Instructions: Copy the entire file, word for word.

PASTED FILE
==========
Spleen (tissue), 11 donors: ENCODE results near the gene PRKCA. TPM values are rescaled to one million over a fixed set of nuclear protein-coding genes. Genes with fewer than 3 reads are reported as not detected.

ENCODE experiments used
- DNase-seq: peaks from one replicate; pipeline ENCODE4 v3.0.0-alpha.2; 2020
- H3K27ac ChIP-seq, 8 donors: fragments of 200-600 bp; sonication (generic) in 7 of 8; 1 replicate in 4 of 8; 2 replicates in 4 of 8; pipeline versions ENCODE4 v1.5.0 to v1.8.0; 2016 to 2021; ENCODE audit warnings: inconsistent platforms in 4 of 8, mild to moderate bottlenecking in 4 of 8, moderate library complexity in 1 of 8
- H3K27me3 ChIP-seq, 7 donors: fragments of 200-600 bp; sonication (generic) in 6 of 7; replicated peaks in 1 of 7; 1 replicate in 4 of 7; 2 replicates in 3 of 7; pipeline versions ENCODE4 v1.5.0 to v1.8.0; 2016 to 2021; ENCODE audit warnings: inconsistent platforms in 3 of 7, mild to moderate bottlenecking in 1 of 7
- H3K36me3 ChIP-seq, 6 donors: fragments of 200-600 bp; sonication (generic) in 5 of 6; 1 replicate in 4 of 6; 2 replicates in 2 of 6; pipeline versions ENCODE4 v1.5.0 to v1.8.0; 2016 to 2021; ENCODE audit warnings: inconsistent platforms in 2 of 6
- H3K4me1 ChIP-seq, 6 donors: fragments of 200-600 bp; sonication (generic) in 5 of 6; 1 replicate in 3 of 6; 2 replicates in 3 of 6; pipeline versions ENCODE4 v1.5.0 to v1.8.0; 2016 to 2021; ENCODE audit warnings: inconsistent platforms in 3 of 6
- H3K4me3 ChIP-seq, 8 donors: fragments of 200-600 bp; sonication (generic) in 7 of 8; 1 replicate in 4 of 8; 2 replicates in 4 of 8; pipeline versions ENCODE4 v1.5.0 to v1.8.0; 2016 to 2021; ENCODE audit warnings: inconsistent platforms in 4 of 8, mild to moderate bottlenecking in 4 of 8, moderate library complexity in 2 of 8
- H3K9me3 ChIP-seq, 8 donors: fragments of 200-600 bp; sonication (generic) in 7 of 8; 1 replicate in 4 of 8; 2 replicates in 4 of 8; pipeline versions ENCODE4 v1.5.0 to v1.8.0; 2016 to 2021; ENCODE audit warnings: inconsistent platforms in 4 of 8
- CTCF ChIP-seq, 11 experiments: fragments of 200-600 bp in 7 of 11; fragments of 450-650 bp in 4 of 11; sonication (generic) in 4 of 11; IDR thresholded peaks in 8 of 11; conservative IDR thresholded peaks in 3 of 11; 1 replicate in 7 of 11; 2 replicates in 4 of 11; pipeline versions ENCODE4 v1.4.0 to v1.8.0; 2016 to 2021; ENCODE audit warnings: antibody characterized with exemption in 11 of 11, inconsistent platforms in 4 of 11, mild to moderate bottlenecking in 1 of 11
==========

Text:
Spleen (tissue), 11 donors: ENCODE results near the gene PRKCA. TPM values are rescaled to one million over a fixed set of nuclear protein-coding genes. Genes with fewer than 3 reads are reported as not detected.

ENCODE experiments used
- DNase-seq: peaks from one replicate; pipeline ENCODE4 v3.0.0-alpha.2; 2020
- H3K27ac ChIP-seq, 8 donors: fragments of 200-600 bp; sonication (generic) in 7 of 8; 1 replicate in 4 of 8; 2 replicates in 4 of 8; pipeline versions ENCODE4 v1.5.0 to v1.8.0; 2016 to 2021; ENCODE audit warnings: inconsistent platforms in 4 of 8, mild to moderate bottlenecking in 4 of 8, moderate library complexity in 1 of 8
- H3K27me3 ChIP-seq, 7 donors: fragments of 200-600 bp; sonication (generic) in 6 of 7; replicated peaks in 1 of 7; 1 replicate in 4 of 7; 2 replicates in 3 of 7; pipeline versions ENCODE4 v1.5.0 to v1.8.0; 2016 to 2021; ENCODE audit warnings: inconsistent platforms in 3 of 7, mild to moderate bottlenecking in 1 of 7
- H3K36me3 ChIP-seq, 6 donors: fragments of 200-600 bp; sonication (generic) in 5 of 6; 1 replicate in 4 of 6; 2 replicates in 2 of 6; pipeline versions ENCODE4 v1.5.0 to v1.8.0; 2016 to 2021; ENCODE audit warnings: inconsistent platforms in 2 of 6
- H3K4me1 ChIP-seq, 6 donors: fragments of 200-600 bp; sonication (generic) in 5 of 6; 1 replicate in 3 of 6; 2 replicates in 3 of 6; pipeline versions ENCODE4 v1.5.0 to v1.8.0; 2016 to 2021; ENCODE audit warnings: inconsistent platforms in 3 of 6
- H3K4me3 ChIP-seq, 8 donors: fragments of 200-600 bp; sonication (generic) in 7 of 8; 1 replicate in 4 of 8; 2 replicates in 4 of 8; pipeline versions ENCODE4 v1.5.0 to v1.8.0; 2016 to 2021; ENCODE audit warnings: inconsistent platforms in 4 of 8, mild to moderate bottlenecking in 4 of 8, moderate library complexity in 2 of 8
- H3K9me3 ChIP-seq, 8 donors: fragments of 200-600 bp; sonication (generic) in 7 of 8; 1 replicate in 4 of 8; 2 replicates in 4 of 8; pipeline versions ENCODE4 v1.5.0 to v1.8.0; 2016 to 2021; ENCODE audit warnings: inconsistent platforms in 4 of 8
- CTCF ChIP-seq, 11 experiments: fragments of 200-600 bp in 7 of 11; fragments of 450-650 bp in 4 of 11; sonication (generic) in 4 of 11; IDR thresholded peaks in 8 of 11; conservative IDR thresholded peaks in 3 of 11; 1 replicate in 7 of 11; 2 replicates in 4 of 11; pipeline versions ENCODE4 v1.4.0 to v1.8.0; 2016 to 2021; ENCODE audit warnings: antibody characterized with exemption in 11 of 11, inconsistent platforms in 4 of 11, mild to moderate bottlenecking in 1 of 11